whole series, I had never heard of Buddy Greco. Turns out he's a crooner-lounge singer type; as the liner notes make clear, he sings like Frank Sinatra but tries to play piano and band-lead like Nat King Cole.
This disc is hardly representative of his career; even I can tell that. It draws from precisely four albums he made in the late '50s, three for Kapp Records and one for Coral. Presumably somewhere along the way those two catalogs entered the Mercury/Verve/Universal morass, and that's why this disc. So I have no idea if it's his best or not. That's my caveat.
If Sinatra is the Chairman of the Board, then Buddy Greco works for the same company, but somewhere way down the food chain: he's in Sales, probably travels, mostly lives out of midpriced hotels in midsize Midwestern cities, where he hangs out at the lounge bar hitting on middle-aged married women. Or: If Sinatra is Tony Soprano, Greco is Chris.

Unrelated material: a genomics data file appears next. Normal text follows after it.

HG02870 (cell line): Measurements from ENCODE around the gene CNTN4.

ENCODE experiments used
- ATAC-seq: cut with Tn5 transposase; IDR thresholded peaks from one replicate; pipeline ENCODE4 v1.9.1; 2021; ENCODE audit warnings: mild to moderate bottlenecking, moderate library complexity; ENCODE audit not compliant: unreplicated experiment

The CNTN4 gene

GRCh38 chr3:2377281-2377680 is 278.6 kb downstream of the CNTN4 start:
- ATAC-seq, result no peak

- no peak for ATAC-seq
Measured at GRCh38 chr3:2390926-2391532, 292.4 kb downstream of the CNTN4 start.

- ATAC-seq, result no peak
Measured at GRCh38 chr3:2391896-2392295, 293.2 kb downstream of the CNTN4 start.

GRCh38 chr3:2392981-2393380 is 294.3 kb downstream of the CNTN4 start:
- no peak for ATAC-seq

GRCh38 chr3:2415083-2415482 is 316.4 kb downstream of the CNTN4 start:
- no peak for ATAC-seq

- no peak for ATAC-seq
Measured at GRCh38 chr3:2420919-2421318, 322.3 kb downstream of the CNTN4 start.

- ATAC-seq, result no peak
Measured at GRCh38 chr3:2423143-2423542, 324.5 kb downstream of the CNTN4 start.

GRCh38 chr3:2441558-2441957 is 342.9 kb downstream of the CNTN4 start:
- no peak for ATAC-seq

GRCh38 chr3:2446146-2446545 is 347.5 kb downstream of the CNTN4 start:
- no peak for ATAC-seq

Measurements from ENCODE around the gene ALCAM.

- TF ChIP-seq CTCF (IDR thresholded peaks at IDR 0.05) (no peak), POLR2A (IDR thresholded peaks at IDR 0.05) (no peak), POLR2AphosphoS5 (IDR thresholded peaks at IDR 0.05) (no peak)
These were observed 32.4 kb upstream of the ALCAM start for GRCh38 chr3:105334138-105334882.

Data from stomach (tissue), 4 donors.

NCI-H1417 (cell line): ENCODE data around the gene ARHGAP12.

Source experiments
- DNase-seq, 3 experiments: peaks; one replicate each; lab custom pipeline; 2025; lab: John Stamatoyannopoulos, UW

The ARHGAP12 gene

Sinatra has swagger, which may or may not be empty depending on whether you like that kind of thing. But he also has enough restraint to make you feel like he loves the music, even if he mostly coasts through it. Greco doesn't sound like he has any respect for these songs at all. He mugs and vamps his way through "One For My Baby (And One More For The Road)" like it's nothing, like maybe it's so old and hackneyed that all you can do with it is joke around. His singing on this record is all about him, never about the song, or what it's about.
Which is almost a shame, because he's got an agile, expressive voice, and plays a great piano. Has a nifty band, and some rather okay arrangements - clever flutes and whatnot.
Sincerity, man. It's such a drag.